Data for Groundwater Management
Groundwater systems are dynamic due to differing properties of the aquifer, short and long-term variations in abstraction, climate, and land use. Existing below surface, groundwater is an invisible resource. This makes it challenging when trying to quantify the impacts of anthropogenic, hydrogeological and environmental stresses on groundwater systems. Monitoring data and the analysis thereof are at the core of understanding and managing our invaluable water resources – as the age old saying goes, “you can’t manage what you don’t monitor”. As South Africa’s water custodian, the Department of Water and Sanitation (DWS) is responsible for managing our national water supply. They are mandated to ensure that all our water resources, including groundwater, are sustainably developed, utilised, and monitored so that our present water needs are met without compromising the needs of future generations. The National Water Act (NWA; No. 36 of 1998) stipulates the requirement for national monitoring and information systems to inform sustainable groundwater management and decision making. The DWS has established four national groundwater databases which are discussed here.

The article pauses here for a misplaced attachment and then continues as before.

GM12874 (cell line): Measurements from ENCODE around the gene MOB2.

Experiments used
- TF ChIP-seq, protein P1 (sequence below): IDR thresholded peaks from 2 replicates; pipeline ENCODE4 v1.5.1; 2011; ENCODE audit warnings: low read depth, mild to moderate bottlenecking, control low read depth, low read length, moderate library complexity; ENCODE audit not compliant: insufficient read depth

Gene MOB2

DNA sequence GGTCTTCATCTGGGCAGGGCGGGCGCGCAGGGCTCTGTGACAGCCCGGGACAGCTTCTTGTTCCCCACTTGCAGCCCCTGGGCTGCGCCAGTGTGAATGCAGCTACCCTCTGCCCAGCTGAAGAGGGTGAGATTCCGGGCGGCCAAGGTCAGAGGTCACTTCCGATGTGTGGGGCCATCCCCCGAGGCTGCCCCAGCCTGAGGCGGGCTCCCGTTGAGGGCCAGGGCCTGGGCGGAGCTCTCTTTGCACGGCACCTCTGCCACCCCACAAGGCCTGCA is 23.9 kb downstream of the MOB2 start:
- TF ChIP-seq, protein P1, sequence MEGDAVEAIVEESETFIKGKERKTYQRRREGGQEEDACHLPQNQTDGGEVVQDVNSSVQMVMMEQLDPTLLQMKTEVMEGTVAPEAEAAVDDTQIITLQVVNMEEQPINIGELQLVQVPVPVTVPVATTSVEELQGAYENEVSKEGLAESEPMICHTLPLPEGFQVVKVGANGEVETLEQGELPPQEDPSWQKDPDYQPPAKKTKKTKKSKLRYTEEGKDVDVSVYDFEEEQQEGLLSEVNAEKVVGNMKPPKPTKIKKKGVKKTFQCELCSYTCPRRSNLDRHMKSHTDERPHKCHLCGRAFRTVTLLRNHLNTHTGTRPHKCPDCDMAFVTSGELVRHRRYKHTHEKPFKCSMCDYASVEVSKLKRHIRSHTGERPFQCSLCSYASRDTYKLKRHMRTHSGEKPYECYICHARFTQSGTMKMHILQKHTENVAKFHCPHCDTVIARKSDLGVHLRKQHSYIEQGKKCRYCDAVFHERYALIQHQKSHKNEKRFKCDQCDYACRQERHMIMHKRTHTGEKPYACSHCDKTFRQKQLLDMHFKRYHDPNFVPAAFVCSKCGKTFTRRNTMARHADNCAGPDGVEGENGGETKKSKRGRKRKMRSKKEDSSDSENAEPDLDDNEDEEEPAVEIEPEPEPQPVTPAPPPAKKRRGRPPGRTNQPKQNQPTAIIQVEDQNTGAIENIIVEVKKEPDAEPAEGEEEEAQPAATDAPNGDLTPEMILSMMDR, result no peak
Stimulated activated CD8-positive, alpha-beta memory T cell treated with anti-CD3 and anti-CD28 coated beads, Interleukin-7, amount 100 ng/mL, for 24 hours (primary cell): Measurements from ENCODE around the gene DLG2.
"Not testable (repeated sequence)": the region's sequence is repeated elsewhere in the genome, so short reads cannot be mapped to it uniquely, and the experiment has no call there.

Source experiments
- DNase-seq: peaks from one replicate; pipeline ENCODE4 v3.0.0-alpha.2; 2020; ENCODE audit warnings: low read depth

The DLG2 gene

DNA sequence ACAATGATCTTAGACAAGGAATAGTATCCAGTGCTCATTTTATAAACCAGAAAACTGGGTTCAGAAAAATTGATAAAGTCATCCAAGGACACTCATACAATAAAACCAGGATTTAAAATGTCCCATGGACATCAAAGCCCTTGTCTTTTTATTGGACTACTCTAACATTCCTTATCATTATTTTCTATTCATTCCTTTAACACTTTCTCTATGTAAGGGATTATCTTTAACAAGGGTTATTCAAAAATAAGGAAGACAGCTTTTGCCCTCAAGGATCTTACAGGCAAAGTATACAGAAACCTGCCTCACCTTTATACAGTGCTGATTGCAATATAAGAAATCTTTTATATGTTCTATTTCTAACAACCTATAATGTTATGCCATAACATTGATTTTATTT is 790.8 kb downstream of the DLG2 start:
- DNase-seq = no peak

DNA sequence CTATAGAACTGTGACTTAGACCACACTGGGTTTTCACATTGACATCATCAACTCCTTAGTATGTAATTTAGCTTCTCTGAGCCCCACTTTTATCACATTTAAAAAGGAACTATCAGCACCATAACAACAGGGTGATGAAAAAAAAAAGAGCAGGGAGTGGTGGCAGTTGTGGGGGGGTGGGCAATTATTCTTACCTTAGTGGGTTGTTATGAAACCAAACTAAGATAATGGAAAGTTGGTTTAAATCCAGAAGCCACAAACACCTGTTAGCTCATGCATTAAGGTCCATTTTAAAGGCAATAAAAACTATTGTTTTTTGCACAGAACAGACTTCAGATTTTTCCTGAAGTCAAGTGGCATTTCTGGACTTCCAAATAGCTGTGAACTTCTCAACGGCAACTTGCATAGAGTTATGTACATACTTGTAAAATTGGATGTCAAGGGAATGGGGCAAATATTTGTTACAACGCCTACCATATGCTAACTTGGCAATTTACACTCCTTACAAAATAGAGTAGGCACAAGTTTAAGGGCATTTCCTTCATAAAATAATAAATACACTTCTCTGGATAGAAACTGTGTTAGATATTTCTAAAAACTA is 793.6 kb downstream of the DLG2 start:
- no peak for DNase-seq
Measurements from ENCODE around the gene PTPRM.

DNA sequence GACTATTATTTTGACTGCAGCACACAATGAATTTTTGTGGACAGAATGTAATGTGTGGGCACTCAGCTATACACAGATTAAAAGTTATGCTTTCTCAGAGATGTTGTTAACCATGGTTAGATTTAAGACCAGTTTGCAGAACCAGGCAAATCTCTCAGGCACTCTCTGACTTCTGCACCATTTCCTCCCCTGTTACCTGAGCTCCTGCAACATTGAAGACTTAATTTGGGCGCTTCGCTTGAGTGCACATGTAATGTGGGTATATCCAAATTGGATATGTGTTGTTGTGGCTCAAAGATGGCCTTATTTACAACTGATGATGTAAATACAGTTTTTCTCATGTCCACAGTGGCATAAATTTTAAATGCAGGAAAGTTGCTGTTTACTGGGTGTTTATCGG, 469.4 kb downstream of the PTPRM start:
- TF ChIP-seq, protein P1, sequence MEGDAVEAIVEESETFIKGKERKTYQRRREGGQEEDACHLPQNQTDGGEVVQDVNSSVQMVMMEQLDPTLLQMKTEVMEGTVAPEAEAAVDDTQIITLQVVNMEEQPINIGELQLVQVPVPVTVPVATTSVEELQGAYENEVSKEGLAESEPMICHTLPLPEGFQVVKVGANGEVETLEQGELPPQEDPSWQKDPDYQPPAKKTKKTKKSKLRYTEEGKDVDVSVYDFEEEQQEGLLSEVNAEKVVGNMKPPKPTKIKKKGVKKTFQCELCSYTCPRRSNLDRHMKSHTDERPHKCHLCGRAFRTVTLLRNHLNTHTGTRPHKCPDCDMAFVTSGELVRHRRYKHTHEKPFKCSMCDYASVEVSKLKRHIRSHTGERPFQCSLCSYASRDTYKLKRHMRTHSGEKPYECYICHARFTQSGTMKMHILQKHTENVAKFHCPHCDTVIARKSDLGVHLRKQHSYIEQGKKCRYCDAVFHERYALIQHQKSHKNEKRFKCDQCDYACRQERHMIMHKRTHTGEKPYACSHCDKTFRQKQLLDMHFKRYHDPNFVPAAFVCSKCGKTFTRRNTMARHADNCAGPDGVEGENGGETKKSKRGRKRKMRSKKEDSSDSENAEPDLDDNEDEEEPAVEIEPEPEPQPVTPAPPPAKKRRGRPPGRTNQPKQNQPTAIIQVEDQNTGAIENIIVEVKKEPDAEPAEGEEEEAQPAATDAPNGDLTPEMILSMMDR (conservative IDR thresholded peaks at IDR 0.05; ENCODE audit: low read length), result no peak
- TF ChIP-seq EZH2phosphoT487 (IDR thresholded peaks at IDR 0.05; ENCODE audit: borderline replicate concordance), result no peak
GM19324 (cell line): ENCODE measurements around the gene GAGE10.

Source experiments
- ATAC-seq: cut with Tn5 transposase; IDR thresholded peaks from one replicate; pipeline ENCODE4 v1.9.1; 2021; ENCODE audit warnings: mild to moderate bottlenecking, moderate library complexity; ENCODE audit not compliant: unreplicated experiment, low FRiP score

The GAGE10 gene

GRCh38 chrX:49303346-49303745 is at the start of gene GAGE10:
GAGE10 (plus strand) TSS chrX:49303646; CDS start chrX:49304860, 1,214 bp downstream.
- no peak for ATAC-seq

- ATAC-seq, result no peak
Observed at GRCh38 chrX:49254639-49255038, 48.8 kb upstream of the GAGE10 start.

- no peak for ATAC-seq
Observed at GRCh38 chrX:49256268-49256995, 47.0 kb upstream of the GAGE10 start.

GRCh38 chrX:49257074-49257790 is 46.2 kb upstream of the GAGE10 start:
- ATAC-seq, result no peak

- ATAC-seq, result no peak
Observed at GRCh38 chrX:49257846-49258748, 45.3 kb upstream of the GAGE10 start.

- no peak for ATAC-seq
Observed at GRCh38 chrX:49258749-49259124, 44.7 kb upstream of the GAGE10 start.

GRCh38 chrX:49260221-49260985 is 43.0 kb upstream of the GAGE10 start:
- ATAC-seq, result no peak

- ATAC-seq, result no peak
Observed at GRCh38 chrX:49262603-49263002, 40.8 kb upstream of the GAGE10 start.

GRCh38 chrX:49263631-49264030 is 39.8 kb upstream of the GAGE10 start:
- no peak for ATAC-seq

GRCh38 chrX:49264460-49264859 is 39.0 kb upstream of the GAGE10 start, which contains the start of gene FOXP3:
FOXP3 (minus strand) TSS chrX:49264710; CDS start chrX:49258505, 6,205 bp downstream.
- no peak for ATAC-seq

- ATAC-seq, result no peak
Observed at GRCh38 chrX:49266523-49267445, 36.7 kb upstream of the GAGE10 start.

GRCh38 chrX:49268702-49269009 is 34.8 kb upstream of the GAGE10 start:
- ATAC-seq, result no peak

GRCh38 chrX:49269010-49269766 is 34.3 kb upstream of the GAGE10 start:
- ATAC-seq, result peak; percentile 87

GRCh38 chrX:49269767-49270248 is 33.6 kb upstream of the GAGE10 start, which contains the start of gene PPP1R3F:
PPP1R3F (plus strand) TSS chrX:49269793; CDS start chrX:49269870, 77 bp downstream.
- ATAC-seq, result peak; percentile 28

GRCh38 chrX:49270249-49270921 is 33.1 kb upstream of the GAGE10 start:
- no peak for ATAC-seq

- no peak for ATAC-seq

What are the different national groundwater databases?
Four national groundwater databases have been created to manage the data collected from monitoring programmes of South Africa’s groundwater resources. This data, hosted by the DWS, is available to anyone and can be accessed by registering via the online portals or by making a direct email request to DWS. Information on the types of data hosted in each national groundwater databases and how to access them are outlined below:
National Groundwater Archive (NGA)
The NGA is a database system that allows for the capturing, viewing, querying, and extracting of national groundwater information. The longstanding database includes comprehensive groundwater information ranging across the country dating back to the 1960’s. These are useful for hydrogeological assessments such as desktop assessments, hydrocencus, and groundwater modelling which Umvoto regularly undertakes. The data in NGA includes:
|Site name, location, and type||A unique site identifier: locality information such as coordinates, farm name, catchment, water resource management area, and site description e.g., borehole, spring, dam, etc.|
|Drilling details: lithological logs, water strike depth, blow yield, and borehole construction||Information gathered: when a borehole was drilled including type of rock intercepted, depth water was encountered, an indication of borehole yield, diameter of the borehole, type and size of casing installed, etc.|
|Test pumping and abstraction data||Recommended abstraction rate calculated from aquifer testing.|
|Groundwater levels||Measured level of the groundwater table below the surface.|
|Field based water quality||On site measurements of electrical conductivity (EC), pH and temperature.|
Data from the NGA can be accessed via the online portal here. Instructions on how to download basic groundwater data are outlined on the online portal.